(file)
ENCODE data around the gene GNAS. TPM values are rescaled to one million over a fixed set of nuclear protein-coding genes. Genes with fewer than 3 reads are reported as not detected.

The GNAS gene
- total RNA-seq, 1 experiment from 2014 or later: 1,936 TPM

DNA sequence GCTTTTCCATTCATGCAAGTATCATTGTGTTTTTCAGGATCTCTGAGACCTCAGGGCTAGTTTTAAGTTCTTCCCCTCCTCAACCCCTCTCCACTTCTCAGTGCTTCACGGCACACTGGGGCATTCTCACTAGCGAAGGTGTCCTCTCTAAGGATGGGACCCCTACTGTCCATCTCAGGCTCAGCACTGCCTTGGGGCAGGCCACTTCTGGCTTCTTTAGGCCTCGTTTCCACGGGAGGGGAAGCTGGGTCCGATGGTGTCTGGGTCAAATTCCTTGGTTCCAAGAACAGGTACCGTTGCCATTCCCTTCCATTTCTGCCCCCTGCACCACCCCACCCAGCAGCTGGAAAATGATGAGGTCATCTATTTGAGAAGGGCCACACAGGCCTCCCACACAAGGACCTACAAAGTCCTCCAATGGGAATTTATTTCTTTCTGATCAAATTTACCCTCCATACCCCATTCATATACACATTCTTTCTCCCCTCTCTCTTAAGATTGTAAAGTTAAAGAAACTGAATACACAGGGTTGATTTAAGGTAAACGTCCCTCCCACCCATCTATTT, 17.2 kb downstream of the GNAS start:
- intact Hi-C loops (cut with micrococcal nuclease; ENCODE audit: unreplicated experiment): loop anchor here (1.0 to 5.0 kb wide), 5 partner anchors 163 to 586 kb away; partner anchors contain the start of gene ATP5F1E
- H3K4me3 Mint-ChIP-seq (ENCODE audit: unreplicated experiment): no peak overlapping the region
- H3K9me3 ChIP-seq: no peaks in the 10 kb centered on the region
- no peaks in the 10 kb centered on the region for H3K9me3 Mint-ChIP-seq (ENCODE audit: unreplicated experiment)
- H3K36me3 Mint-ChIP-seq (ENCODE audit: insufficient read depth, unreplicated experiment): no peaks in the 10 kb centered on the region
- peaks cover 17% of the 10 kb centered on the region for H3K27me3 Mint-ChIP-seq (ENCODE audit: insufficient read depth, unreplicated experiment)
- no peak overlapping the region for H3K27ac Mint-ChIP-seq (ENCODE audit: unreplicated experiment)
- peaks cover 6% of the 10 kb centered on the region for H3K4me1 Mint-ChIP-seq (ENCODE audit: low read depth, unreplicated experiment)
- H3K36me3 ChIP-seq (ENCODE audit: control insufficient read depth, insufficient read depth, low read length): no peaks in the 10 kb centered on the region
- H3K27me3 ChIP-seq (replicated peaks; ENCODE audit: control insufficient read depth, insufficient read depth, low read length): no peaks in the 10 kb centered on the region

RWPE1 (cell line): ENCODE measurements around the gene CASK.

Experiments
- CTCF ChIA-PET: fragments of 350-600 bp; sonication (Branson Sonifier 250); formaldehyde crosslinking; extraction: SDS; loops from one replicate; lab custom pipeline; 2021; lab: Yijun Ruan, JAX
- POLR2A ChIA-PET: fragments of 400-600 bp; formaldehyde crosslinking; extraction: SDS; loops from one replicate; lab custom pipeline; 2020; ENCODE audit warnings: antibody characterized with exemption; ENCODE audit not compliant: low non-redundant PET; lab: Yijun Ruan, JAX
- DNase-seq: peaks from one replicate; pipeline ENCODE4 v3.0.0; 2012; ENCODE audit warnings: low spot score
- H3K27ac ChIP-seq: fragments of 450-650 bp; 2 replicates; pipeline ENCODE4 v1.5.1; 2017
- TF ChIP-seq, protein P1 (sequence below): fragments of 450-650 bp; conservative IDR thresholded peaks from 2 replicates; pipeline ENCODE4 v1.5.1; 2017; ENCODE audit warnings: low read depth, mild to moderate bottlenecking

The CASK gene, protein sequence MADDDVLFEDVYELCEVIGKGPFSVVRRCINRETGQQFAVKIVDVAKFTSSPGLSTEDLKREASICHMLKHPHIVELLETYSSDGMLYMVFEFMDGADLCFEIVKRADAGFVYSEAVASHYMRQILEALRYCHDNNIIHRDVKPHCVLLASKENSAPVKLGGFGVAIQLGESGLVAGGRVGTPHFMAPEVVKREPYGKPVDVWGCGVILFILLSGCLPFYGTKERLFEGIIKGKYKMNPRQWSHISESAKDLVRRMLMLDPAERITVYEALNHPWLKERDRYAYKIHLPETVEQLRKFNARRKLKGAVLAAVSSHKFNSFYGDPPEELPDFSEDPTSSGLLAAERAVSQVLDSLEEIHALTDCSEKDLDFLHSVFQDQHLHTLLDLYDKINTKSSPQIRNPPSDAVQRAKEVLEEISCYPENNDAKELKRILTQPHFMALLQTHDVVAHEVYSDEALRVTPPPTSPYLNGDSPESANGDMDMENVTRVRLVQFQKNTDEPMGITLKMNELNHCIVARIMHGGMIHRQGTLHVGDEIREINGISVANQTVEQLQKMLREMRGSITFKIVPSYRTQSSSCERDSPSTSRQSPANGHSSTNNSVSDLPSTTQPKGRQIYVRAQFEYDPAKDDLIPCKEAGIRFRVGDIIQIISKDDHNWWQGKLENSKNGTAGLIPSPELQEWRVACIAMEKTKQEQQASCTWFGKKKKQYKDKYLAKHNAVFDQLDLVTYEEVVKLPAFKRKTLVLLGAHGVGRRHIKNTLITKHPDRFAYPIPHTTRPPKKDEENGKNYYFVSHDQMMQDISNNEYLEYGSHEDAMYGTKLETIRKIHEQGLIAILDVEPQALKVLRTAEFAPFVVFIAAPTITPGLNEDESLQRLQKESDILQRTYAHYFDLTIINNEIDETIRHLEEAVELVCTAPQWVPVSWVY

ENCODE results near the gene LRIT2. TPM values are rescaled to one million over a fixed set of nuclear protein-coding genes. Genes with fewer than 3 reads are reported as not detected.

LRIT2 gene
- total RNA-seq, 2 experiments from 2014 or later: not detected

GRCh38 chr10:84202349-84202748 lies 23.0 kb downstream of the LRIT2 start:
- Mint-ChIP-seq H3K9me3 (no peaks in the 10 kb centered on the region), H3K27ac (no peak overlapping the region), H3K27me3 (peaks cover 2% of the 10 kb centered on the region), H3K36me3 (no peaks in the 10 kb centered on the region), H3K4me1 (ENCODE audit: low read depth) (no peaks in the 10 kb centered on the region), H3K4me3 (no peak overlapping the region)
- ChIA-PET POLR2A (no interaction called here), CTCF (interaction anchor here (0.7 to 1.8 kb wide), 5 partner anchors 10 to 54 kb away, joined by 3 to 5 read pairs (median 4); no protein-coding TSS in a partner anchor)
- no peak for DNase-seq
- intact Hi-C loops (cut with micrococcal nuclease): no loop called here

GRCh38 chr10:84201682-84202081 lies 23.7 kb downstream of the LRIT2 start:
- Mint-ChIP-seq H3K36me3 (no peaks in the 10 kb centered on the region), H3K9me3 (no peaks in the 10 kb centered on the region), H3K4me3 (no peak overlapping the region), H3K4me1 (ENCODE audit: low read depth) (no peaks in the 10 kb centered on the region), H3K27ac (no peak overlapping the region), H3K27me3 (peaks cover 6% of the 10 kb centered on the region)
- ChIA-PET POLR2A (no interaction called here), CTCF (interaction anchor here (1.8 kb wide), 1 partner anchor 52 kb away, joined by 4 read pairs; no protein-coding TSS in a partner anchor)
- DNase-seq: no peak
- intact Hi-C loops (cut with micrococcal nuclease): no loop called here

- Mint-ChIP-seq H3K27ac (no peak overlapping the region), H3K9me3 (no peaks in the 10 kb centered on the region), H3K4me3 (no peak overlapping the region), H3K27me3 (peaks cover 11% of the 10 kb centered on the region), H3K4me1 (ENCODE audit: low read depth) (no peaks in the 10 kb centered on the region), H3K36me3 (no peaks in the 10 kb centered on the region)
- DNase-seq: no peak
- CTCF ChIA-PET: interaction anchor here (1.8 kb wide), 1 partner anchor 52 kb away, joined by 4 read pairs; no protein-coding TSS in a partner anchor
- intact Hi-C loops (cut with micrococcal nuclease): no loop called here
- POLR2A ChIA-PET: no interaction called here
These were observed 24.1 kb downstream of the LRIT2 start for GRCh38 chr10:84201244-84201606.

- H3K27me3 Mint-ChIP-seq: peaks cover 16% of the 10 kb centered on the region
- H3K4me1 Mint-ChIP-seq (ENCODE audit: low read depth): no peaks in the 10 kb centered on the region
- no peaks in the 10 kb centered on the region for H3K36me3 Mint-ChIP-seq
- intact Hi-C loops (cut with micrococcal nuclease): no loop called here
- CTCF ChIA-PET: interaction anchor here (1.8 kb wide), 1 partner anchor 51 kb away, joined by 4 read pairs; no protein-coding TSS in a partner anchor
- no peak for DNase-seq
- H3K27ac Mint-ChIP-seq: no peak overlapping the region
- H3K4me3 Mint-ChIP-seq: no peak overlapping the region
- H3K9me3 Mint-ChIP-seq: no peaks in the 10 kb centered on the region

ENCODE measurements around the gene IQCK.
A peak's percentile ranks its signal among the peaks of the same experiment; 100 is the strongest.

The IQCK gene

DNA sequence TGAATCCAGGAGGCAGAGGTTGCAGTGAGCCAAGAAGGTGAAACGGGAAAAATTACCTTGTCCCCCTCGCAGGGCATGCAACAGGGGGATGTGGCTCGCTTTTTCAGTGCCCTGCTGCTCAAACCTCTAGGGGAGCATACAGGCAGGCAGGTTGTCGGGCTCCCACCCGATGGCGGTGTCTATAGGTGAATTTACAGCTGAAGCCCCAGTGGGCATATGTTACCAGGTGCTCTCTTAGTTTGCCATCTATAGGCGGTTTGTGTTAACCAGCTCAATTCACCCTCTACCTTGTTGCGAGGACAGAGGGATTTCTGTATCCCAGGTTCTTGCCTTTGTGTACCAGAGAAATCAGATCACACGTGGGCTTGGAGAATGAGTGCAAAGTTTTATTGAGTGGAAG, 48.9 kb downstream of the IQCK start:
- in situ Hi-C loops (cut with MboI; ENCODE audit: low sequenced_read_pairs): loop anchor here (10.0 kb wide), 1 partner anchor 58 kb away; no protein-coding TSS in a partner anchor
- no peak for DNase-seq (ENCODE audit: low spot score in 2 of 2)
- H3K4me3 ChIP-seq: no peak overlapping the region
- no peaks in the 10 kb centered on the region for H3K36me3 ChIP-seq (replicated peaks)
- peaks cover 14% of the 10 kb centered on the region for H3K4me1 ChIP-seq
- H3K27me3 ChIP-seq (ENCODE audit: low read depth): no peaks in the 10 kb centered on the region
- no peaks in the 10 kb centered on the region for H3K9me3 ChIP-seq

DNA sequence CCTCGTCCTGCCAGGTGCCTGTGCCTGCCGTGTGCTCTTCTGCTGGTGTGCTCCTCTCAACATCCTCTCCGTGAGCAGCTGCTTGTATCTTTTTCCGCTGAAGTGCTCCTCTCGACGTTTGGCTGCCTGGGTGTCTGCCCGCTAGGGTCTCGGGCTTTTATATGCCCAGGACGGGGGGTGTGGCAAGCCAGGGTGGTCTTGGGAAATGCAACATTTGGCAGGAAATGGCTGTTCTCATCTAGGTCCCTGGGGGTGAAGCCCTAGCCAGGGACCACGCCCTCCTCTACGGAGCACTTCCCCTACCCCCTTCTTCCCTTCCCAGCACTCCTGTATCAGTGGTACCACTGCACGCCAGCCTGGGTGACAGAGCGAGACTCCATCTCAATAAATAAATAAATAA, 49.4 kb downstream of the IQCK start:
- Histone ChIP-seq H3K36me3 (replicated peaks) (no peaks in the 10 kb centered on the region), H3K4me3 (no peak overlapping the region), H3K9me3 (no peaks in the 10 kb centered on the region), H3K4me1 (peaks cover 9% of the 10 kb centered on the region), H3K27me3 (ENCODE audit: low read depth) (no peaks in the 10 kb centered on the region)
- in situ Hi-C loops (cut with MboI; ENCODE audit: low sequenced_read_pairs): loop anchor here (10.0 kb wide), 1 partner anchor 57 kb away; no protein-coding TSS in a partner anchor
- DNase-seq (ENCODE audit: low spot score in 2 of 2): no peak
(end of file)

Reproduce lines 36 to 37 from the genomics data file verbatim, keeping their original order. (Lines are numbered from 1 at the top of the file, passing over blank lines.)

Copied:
- Mint-ChIP-seq H3K27ac (no peak overlapping the region), H3K9me3 (no peaks in the 10 kb centered on the region), H3K4me3 (no peak overlapping the region), H3K27me3 (peaks cover 11% of the 10 kb centered on the region), H3K4me1 (ENCODE audit: low read depth) (no peaks in the 10 kb centered on the region), H3K36me3 (no peaks in the 10 kb centered on the region)
- DNase-seq: no peak